It has taken over three years, but my first app Eyes-Free Fitness has gone live in the app store! I wrote it in RubyMotion. The project involves a team of people. Apple has given us quite a Thanksgiving present.
In June of 2014 I attended a tech event at the Associated Services for the Blind. A woman named Lynne Maleeff who works for Apple though not in this capacity battled an unruly crowd and discussed Apple technology. I remember sizing up the situation and trying to play defense, helping a few random users in the back with their problems so she wouldn’t have to. A few of us went out for lunch afterward, and Lynne introduced me to her friend Mel.
Mel Scott started BlindAlive to produce accessible audio workouts for the blind. She noticed that even if workout apps had VoiceOver accessibility, they assumed that the user could see the video. At the time I had given several speeches about RubyMotion, and planned to write an app, but hadn’t started on one yet. I agreed to write her app on the spot.
Mel and I began conversing. This happened in June of 2014. We threw ourselves headlong into the project. I met Chris Cox and Lisa Salinger. Chris writes the web site and the API which the app uses to get data. Lisa does customer support. A few others worked in the background, but the four of us had weekly Skype meetings, and slowly but surely the app came into existence.
I could never have written the app if not for RubyMotion. I have blogged and spoken about it a lot, and for good reason. I find Ruby a more expressive language than Objective C or Swift, and perhaps more importantly I far prefer using Emacs to Xcode. If you check Xcode’s reviews you’ll see why. Had I not discovered RubyMotion I would have probably decided to devote my efforts to other activities. Recently, Amir Rajan has taken over development, and I have good hopes about this. He has already proven himself by writing the extremely popular game A Dark Room, which has first class accessibility.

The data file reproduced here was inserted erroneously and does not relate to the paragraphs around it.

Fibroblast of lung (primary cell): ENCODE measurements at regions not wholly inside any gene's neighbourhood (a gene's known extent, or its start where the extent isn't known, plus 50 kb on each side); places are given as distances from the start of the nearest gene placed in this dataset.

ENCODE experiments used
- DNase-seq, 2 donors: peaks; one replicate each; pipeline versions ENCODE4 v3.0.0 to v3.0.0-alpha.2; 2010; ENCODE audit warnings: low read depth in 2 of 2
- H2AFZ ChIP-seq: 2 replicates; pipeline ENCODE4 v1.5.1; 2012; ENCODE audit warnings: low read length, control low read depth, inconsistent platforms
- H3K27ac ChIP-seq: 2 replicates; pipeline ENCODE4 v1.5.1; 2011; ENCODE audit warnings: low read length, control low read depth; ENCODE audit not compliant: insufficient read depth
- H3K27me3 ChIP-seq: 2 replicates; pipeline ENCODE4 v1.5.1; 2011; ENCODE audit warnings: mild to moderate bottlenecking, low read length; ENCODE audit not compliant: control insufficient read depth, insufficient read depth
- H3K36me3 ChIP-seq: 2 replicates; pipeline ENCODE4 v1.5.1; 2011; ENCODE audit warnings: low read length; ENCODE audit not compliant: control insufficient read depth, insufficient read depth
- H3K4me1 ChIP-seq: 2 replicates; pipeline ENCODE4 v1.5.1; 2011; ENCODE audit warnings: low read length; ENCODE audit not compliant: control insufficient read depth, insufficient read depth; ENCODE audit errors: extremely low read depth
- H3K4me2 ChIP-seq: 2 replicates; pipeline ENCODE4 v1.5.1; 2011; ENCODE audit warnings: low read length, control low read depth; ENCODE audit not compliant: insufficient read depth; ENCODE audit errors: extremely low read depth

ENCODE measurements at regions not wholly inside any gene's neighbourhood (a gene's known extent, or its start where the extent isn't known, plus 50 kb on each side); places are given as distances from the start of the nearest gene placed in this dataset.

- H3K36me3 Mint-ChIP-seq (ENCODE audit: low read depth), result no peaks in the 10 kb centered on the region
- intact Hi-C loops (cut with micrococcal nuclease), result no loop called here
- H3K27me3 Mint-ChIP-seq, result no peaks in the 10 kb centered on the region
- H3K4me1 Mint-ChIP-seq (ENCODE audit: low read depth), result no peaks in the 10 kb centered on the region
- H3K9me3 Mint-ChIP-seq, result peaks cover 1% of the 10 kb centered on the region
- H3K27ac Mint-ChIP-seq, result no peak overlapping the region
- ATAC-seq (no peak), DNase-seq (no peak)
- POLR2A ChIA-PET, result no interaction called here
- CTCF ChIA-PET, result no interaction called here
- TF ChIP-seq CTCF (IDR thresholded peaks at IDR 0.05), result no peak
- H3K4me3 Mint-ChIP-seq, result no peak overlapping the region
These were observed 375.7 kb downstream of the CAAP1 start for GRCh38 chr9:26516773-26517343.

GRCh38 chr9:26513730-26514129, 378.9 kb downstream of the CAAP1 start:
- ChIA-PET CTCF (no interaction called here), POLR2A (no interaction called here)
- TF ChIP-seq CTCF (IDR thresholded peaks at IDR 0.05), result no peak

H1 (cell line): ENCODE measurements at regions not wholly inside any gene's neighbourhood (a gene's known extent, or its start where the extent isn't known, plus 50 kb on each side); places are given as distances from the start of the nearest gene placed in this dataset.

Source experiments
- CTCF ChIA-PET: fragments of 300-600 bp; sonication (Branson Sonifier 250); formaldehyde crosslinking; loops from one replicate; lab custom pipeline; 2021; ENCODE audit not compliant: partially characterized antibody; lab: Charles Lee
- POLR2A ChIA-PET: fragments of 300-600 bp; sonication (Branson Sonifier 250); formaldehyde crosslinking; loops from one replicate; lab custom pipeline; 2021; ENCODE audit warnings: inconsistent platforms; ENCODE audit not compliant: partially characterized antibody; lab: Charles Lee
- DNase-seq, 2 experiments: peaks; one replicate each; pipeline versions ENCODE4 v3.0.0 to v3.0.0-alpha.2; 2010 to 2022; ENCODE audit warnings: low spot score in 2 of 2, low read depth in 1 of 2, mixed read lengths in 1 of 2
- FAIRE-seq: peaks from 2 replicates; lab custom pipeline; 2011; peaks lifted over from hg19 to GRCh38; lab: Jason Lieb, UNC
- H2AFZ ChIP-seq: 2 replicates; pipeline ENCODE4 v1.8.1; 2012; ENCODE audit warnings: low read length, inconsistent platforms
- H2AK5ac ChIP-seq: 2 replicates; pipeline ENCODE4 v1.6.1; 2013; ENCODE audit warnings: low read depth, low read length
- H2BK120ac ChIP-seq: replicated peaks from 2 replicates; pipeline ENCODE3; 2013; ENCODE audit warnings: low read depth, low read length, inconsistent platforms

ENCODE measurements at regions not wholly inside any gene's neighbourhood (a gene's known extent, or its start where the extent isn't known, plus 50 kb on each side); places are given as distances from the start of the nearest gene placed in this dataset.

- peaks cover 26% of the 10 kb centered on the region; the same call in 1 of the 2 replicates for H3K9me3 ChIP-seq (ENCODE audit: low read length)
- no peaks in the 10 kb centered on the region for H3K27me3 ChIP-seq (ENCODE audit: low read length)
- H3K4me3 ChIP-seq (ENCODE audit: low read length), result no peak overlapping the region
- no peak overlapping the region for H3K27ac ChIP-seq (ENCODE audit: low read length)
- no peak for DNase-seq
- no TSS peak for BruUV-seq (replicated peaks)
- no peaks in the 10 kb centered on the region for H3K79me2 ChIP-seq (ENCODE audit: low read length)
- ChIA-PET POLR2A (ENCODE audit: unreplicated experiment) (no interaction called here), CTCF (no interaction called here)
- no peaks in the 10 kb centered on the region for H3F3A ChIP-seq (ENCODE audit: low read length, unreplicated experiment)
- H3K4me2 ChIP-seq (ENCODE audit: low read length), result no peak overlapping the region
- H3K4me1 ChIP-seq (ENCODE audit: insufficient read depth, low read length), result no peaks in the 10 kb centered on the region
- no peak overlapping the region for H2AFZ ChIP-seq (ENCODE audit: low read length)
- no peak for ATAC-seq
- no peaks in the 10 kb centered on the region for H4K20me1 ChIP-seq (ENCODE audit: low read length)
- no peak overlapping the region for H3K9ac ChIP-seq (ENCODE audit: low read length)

Writing an app doesn’t just mean writing code, it also means dealing with Apple’s way of doing things.
Fastlane helped with some additional tasks, but I still spent far too much time battling with Apple’s developer portal and iTunes Connect. Sometimes it came down to accessibility issues, and a few times they even fixed them upon request. Other times it simply came down to Apple making things difficult for developers. I’ve begun to understand why many prefer Android development, but I also understand the reason for Apple’s curated approach. In either case you can’t do anything but accept it. I do feel I have some special cause to complain - if sighted developers find it confusing, try closing your eyes and using VoiceOver!
At times the project never seemed to end. I cleared hurdle after hurdle. We brought on testers using TestFlight. In time the app began to fill out and have the same features as the web site. Finally we decided to submit it for review to Apple. They rejected it.
It turns out that Apple requires IPV6 compatibility for any external services. I have no control over this, Chris does. It required him moving a lot of things around. We submitted it again. They rejected it.
They said that the app had in app purchases, but did not provide a way to restore all purchases. This confused me. I pointed out the exact steps to do just this.
- Tap the button that reads Get Workouts
- Tap the button that reads Restore All Purchases
They thanked me for the clarification. The app’s status changed to In Review. We waited…
I woke on Thanksgiving feeling a mixture of emotions. The holidays always make me feel a little cranky, but I also felt happy because of the Mystery Science Theater 3000 Turkey Day marathon. I have fond memories of that going back to high school. I meditated. I’ve begun writing a meditation app. The meditation helped, and my crankiness began to lift. I had some stupid notifications on my iPhone. I ended the meditation in my app, then checked my notifications. The app’s status had changed to For Sale! Apple had approved the app on Thanksgiving!
In shock I searched the App Store and sure enough I saw it: Eyes Free Fitness. It felt surreal after all this time. Mel and I had an excited chat amid our holiday gatherings. MST3K played in the background. Then it hit me. I did it. I had created something from nothing. I had my first app in the App Store. I felt thankful.